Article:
Hot flashes and campylobacter food poisoning.
Since starting the menopause, I have had a terrible problem with hot flashes. I find myself burning up at the most inappropriate occasions, for example when I am presenting information at a staff meeting. Please, anything you can suggest would be greatly appreciated.
A menopausal hot flush/flash can raise the temperature of the skin by an incredible eight degrees in one uncomfortable wave. Not only do they increase your heart rate and breathing, they often trigger a drenching sweat as well.
The good news is that most women experience these heat waves for around a year.
Hot flush and night sweat sensations differ between women, they can also differ between episodes.
Some are simply a moderate sensation of warmth spreading throughout the upper body and face, while others hit you all of a sudden — an intense fever blast seeming to appear out of nowhere.
Black cohosh (Cimicifuga racemosa) has long been used by Native Americans to treat a range of menopausal symptoms, including hot flashes.
Black cohosh contains a number of nutrients — including isoflavonoids, betacarotene, selenium, and vitamin C — and it is thought to create and oestrogen-like effect on the body.
The black cohosh-based supplement Remifemin has been shown in double-blind, placebo- controlled studies to significantly reduce the frequency of hot flashes.
The dosage which has been shown to be effective is 40mg of a standardised extract daily.
Consult with your doctor if you are taking any prescribed medications, and avoid using black cohosh together with conventional hormone replacement therapy (HRT).
The soy bean has caused hot debate as to whether it is a health wonder or a health hazard. Both sides seem to agree that fermented and cultured soy is beneficial, so stick with soy yoghurt, tempeh, natto, shoyu, miso and the like.
Soy contains the isoflavones genisten and daidzen, which have a mild oestrogenic effect caused by their ability to plug into oestrogen receptors and mimic this hormone.
If you have breast health concerns, such as a family history of breast cancer or pre-cancerous changes, then use soy with caution as some studies show it may have a negative effect on breast cancer.
Fermented and cultured foods are the best way to take soy, as the extracted soy isoflavones have been shown to interfere with mineral absorption and thyroid function.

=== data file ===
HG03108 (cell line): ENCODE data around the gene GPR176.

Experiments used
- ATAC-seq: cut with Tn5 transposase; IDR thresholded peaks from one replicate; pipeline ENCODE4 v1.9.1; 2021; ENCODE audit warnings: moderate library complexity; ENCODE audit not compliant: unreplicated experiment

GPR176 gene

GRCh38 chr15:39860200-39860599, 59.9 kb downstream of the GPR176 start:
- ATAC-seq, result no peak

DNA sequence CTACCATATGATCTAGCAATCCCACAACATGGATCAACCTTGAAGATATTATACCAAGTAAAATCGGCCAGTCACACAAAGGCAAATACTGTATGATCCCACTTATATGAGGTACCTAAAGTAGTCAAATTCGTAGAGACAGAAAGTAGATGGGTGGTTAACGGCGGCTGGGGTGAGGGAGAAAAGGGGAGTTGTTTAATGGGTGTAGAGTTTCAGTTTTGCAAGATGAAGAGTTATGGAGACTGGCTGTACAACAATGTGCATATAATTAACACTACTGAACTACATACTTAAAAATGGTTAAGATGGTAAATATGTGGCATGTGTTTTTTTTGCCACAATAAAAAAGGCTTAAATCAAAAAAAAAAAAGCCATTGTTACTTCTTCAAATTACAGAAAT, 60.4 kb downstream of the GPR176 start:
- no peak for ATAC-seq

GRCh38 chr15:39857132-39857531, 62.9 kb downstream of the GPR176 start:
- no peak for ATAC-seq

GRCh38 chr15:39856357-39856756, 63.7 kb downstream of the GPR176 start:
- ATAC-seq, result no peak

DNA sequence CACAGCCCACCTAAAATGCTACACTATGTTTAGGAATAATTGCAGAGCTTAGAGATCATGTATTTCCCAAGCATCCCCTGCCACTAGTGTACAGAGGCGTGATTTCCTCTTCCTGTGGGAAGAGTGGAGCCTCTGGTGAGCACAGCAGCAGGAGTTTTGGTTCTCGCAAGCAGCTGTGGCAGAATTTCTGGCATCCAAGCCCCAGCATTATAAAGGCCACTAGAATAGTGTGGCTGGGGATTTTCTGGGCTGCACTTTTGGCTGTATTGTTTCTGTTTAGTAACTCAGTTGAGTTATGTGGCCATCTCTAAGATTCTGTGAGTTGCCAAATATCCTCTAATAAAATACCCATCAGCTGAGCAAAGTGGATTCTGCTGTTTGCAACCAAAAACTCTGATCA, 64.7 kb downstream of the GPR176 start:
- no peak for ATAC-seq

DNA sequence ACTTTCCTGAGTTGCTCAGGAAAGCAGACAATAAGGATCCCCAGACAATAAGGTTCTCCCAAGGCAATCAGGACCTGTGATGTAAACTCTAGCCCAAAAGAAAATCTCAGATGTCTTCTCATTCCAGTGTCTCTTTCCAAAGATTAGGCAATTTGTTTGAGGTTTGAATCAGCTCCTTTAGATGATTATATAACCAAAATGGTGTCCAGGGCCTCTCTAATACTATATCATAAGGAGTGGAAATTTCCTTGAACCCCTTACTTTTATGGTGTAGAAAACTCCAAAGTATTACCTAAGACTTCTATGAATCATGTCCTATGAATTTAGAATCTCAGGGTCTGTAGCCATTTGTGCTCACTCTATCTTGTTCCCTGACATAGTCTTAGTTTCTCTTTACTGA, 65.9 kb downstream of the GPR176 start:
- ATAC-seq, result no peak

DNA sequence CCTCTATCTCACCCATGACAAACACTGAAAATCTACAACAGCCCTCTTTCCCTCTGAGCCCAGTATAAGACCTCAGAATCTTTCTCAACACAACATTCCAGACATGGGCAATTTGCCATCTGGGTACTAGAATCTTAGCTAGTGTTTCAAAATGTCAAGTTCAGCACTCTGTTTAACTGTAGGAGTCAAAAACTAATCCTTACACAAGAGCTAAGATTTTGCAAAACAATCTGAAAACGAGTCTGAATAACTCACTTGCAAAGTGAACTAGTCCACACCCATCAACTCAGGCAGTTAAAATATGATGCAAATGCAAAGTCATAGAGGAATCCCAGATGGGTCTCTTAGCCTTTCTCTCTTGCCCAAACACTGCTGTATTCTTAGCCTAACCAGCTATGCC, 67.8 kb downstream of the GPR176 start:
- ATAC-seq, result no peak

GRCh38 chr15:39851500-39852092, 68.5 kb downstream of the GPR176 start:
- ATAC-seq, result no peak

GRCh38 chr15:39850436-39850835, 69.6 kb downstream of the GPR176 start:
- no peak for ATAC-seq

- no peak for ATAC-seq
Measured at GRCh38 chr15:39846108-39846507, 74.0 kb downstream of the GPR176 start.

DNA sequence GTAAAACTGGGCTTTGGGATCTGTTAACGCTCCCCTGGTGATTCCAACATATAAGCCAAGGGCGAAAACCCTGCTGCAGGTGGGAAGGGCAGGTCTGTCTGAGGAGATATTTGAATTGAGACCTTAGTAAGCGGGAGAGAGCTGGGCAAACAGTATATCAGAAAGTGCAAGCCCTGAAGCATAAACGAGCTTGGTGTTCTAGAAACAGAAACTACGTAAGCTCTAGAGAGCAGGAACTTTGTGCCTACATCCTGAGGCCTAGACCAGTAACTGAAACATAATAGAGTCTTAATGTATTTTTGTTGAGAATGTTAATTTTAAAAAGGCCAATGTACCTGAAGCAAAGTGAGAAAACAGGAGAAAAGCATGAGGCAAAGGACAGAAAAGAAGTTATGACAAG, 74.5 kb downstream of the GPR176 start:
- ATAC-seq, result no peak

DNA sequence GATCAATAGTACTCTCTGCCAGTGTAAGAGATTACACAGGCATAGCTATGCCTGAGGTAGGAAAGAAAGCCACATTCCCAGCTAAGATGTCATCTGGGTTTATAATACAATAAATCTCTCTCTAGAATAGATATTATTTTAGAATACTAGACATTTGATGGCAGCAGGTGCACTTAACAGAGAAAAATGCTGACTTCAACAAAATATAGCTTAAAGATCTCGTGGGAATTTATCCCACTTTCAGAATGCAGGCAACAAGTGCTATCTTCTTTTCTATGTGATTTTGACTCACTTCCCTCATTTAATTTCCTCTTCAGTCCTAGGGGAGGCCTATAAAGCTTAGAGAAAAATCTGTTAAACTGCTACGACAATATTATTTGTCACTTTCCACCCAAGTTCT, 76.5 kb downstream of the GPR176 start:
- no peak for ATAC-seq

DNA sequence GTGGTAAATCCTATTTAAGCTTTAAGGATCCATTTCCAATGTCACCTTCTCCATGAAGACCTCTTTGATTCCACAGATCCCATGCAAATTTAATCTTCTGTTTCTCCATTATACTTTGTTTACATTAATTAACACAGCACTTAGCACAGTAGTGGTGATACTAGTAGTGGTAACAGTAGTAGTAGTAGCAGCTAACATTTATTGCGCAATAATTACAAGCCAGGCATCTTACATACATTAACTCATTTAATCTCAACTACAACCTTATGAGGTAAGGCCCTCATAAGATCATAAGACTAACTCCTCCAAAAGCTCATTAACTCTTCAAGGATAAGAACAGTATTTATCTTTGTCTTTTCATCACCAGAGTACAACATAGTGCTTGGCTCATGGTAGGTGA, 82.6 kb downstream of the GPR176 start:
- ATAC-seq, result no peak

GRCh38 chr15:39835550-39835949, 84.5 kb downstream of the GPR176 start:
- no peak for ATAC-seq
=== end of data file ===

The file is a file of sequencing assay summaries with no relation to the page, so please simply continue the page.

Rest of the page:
It is also worth noting that the culinary herb sage (Salvia officinalis) has been shown clinically to reduce hot flushes by up to 56%.
The product used in clinical trials was A. Vogel’s Menosan tincture (www.AVogel.ie). Take as directed.
I recently had a case of campylobacter food poisoning, and had terrible trouble with diarrhoea. I have found that even though I have cleared the infection, my bowels are still quite loose. Do you have any remedies or advice?
One of the most effective remedies for diarrhoea is quite surprising as it is commonly used to relieve constipation.
Psyllium husks, the main agent in the well-known laxative supplement Metamucil, work by attracting water in the intestines and forming a gel.
In constipation, this works to soften and ease the passage of the stool, whereas in cases of diarrhoea it works to add more form to the stool and slow transit time.
Psyllium is often used in cases of faecal incontinence, gastrointestinal distress due to radiation therapy, and patients who are tube-fed.
The usual dose is anywhere from 1 teaspoon to 1 tablespoon of psyllium husks in a 200ml glass of water. Start low and increase gradually until you find the right amount for you.
Since your diarrhoea was triggered by a bacterial infection, a probiotic supplement is highly recommended to help restore balance.
Most probiotic formulations contain anywhere from 5bn to 9bn viable organisms. Reputable brands include OMX, BioKult, Biocare, Solgar, Seven Seas, and Garden of Life.
© Irish Examiner Ltd. All rights reserved